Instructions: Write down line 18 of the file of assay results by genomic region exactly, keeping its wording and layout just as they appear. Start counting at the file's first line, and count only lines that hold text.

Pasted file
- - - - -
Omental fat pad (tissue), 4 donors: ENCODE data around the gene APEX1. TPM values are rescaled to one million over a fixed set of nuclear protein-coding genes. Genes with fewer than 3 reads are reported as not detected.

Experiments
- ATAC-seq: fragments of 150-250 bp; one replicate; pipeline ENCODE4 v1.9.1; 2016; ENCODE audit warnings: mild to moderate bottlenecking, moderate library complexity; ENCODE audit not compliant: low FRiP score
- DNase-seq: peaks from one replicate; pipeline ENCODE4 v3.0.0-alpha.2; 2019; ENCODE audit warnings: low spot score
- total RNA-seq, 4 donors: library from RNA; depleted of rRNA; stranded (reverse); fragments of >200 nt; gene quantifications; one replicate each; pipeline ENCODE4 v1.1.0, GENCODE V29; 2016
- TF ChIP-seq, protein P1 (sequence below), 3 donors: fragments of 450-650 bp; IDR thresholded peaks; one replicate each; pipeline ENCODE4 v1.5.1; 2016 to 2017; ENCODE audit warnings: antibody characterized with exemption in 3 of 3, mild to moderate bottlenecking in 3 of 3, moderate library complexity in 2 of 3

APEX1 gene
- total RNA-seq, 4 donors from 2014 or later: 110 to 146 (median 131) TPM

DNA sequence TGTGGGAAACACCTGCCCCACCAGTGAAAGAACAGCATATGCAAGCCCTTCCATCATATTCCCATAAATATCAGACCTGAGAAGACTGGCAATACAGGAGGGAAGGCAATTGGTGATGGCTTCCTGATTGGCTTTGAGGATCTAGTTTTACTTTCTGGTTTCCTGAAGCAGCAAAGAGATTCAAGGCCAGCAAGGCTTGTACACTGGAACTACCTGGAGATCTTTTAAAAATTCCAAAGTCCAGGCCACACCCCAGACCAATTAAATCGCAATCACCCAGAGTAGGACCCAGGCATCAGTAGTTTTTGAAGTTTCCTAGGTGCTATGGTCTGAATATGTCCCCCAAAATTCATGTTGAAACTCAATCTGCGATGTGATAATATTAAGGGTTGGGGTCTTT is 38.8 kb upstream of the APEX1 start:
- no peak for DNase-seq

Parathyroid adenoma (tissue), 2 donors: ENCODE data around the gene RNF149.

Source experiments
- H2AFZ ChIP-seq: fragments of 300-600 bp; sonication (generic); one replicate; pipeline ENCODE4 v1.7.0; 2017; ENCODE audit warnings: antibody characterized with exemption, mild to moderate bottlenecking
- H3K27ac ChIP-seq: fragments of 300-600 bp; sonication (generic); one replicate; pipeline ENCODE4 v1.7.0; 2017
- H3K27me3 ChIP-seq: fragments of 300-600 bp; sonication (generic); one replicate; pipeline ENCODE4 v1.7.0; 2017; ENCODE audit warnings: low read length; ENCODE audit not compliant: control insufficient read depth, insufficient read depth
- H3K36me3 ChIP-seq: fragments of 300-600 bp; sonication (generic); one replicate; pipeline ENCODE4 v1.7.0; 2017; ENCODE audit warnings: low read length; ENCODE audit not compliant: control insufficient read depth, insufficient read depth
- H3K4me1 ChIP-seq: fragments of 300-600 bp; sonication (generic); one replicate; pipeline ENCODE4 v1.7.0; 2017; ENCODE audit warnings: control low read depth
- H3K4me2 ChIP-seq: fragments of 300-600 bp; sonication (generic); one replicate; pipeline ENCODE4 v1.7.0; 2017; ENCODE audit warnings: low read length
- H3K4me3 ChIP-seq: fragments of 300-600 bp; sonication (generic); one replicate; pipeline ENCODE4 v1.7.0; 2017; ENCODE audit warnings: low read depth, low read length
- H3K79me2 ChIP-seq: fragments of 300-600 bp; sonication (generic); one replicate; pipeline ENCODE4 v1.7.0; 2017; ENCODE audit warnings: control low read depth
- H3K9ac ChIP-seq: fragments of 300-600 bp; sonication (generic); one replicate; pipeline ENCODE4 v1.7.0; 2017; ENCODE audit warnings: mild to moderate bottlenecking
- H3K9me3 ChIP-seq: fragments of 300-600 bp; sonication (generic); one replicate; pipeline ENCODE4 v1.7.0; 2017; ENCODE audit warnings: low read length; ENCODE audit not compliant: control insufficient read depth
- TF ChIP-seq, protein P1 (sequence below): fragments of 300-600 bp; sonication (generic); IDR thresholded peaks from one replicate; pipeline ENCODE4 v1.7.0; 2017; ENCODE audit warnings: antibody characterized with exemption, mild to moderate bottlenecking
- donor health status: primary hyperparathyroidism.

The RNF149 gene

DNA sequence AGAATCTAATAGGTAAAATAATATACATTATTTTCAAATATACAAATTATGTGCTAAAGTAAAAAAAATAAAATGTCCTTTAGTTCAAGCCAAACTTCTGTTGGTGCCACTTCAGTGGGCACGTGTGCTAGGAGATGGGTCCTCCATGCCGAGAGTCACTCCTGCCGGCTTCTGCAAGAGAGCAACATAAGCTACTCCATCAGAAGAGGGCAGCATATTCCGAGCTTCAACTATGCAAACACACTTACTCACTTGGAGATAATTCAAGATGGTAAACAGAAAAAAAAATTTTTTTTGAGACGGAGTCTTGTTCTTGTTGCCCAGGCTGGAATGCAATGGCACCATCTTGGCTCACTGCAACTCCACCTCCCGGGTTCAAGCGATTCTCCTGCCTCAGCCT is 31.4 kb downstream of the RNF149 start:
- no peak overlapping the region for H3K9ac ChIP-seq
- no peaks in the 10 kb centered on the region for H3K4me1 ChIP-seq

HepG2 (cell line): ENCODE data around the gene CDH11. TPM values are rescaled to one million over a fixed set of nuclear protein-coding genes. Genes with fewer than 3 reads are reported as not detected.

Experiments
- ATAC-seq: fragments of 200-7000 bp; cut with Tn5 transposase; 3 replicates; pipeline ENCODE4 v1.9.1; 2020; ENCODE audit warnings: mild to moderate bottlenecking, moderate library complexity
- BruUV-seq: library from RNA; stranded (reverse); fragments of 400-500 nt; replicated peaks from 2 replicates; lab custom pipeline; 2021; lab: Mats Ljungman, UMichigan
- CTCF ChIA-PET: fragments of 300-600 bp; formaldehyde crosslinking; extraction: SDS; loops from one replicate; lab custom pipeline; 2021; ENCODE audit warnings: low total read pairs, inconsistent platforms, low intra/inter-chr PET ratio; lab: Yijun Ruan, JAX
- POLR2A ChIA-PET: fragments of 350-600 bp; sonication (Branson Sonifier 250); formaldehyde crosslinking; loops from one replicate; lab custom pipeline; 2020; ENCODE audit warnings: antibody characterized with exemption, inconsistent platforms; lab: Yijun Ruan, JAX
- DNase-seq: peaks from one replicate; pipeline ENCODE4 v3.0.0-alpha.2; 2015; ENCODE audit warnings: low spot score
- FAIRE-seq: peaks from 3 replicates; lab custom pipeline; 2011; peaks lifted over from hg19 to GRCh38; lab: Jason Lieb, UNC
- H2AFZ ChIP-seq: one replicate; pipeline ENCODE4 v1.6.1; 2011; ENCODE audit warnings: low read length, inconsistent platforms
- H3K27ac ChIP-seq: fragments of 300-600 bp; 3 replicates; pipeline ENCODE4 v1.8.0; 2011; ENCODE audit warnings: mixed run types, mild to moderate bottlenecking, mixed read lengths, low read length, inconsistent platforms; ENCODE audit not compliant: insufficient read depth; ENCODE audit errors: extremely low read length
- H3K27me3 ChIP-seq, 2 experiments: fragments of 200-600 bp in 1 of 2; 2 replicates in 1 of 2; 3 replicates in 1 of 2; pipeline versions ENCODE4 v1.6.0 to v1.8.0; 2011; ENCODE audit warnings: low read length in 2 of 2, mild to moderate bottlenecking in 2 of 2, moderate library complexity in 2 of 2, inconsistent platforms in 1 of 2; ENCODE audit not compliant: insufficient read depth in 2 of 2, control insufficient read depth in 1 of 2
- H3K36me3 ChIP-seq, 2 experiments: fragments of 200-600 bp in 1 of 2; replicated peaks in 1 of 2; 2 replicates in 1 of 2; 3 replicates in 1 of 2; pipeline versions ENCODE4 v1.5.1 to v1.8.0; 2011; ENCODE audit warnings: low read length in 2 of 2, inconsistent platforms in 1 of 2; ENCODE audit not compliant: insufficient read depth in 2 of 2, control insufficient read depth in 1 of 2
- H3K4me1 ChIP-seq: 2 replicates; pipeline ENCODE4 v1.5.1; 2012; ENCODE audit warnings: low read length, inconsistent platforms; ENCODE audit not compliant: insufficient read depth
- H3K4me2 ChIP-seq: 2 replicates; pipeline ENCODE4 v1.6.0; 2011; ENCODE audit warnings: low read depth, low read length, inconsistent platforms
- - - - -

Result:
- H3K4me2 ChIP-seq: fragments of 300-600 bp; sonication (generic); one replicate; pipeline ENCODE4 v1.7.0; 2017; ENCODE audit warnings: low read length